The Policy Insights Forum (PIF) was pleased to welcome Charles “Duff” Sullivan, Managing Director of Boeing Canada, Marisol Maddox, Arctic Analyst for the Polar Institute at the Woodrow Wilson Center and Colonel (Ret’d) Pierre Leblanc, on Wednesday, May 26, 2021. The event was hosted by Aliénor Peyrefitte, Policy Research Intern at Samuel Associates and moderated by Dr. J. Paul de B. Taillon, Vice-Chair of the PIF and Senior Academic Advisor at Samuel Associates. The topic of this event was “A National Security Strategy for the Arctic: A US-Canadian View.”
"There are two dimensions of the conversation about Arctic security," according to Ms. Maddox. The first one consists of what she defines as "actor-less threats." These emerging threats refer to climate change which is further described by Sherri Goodman, Senior Strategist and Advisory Board member at the Center for Climate and Security, as a "threat multiplier." Those threats challenge conventional ways of thinking about security and defence, moreover global warming is a threat that is present, damaging, and growing, according to Col Leblanc. He noted in his comments that the most significant impact of climate change is the loss of sea ice. This implies increased access to the Northern routes, stronger storms, and the implications from permafrost melting. Climate change thus generates multiple threats in an unprecedented way, and it creates "a remarkable opportunity for unprecedented international and multidisciplinary cooperation," according to Ms. Maddox. Col Leblanc added that the strategy to overcome this challenge is through an increase in science, technology, and best practices. Ms. Maddox indicated that, "more research and data sharing are needed, and that is an area for increased international cooperation."
The second dimension Ms. Maddox was referring to, in her overview, concerned state actors. All the speakers agreed that Russia is a legitimate state actor in the Arctic circle due to its geographical position. In his overview, Mr. Sullivan provided details into what a more invested Russia in the North looks like. He noted for example that the Arktika, a Russian icebreaker, able to cut through 9 feet ice, is one amongst the future 13 such ships that will be operating in the Arctic Ocean. With its newly exposed coastland thanks to global warming, Russia is seeking to realize the economic potential of its oil, gas, and mineral assets through a commercialized Northern Sea Route (NSR). Simultaneously, Russia is building its defences on its northern flank through remilitarization and the modernizing its former Cold War bases. As Mr. Sullivan clearly stated, "it is a priority for the Kremlin to dominate the Arctic." The other country mentioned was China. In her remarks, Ms. Maddox was very clear about separating China from Russia as both countries do not have the same legitimacy of presence. Calling itself a "near-Arctic state" does not bode well for the bona fide actors in the region. Indeed, China does not have a coastline nor territory in the Arctic circle, yet it invests in the Arctic for its mineral resources and sees it as a future sea route to Europe and the West. According to her, "the Chinese government has demonstrated their willingness and even strategy to leverage economic investments for political purposes, which is a concern when it comes to states with smaller economies." Col Leblanc added that China is modernizing its extensive military capability. This activity is viewed as increasingly aggressive. Moreover, China is making policy statements that ignore international law.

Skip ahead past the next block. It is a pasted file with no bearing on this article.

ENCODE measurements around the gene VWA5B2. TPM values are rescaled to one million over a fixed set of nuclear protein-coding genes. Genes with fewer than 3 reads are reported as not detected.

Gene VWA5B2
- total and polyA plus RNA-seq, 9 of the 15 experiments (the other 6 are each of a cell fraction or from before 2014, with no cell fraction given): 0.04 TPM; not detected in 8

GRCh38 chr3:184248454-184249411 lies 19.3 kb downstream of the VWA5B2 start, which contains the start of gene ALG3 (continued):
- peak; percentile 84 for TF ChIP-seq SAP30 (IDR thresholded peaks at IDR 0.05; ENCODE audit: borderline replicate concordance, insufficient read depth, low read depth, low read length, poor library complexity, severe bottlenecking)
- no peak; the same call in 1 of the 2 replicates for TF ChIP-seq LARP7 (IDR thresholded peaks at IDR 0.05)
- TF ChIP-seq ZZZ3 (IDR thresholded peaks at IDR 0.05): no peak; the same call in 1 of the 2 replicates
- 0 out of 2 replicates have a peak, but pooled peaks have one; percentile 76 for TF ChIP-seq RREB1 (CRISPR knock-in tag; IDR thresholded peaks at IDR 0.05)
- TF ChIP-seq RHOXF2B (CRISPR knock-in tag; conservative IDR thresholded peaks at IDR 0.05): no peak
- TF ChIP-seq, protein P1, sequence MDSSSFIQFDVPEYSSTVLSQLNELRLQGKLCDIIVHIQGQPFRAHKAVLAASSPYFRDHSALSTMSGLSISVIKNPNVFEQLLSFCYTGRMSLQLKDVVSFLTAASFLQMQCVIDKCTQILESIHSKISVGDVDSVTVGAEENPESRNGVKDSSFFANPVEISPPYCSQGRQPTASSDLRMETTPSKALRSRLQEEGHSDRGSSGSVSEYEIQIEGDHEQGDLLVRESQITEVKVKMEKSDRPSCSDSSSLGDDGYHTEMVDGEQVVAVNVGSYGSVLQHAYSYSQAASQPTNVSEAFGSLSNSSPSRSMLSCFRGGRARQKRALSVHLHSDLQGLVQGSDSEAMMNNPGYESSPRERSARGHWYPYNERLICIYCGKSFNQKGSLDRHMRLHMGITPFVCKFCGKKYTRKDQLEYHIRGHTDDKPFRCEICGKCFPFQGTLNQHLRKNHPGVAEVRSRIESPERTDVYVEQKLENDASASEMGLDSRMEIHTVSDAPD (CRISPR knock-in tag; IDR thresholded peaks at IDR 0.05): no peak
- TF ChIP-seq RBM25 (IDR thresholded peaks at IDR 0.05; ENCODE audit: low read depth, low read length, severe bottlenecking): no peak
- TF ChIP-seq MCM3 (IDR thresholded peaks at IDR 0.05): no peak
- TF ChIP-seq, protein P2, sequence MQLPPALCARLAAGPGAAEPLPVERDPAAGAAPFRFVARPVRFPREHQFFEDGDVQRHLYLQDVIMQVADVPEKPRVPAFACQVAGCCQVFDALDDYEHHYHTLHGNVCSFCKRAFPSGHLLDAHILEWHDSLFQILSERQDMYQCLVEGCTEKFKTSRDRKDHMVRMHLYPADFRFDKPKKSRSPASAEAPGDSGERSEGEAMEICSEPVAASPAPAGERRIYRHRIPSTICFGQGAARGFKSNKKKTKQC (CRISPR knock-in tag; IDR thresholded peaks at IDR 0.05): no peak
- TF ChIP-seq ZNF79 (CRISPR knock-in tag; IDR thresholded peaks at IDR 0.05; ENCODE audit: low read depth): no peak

Lastly, the conversation focused on Canadian Arctic sovereignty and Canada's strategies for this area. Col Leblanc stated that "Canada needs to continue to increase its domain awareness in the Arctic," "its presence" and infrastructure. From a defensive strategy point of view, Canada needs to maintain its strategic alliances through NORAD and expand the early warning and monitoring through our intelligence, surveillance, and reconnaissance capabilities. The challenge is that the Canadian north is a large land mass, which includes an expansive Exclusive Economic Zone (EEZ). For Mr. Sullivan, Canada's foreign and defence policy imperatives are domestic security, Canadian sovereignty, and Canada's high Arctic. The new security environment comprises the Global Battle Space Digital Network, which underlines the need for constant development and continuous growth, and, most importantly, domain awareness which leads to domain dominance.
Additionally, the Arctic is not just a question of military domain; it is also an imminent and important commercial route. Currently, there are many flights from various countries that are routed over the Arctic. Mr. Sullivan remarked, "we are not alone up there." Ms. Maddox further suggested that "Arctic maritime activity is an area where it is crucial … [for] maximum cooperation." She continued, "what we need to be careful of is balancing the development of credible deterrence and operational capability in the Arctic with not triggering security dilemma dynamics any more than they have already been on display." Therefore, there is a need for Arctic cooperation through NORAD, NATO, and the US primarily, as well as cooperation with other Arctic coastal states, including Russia.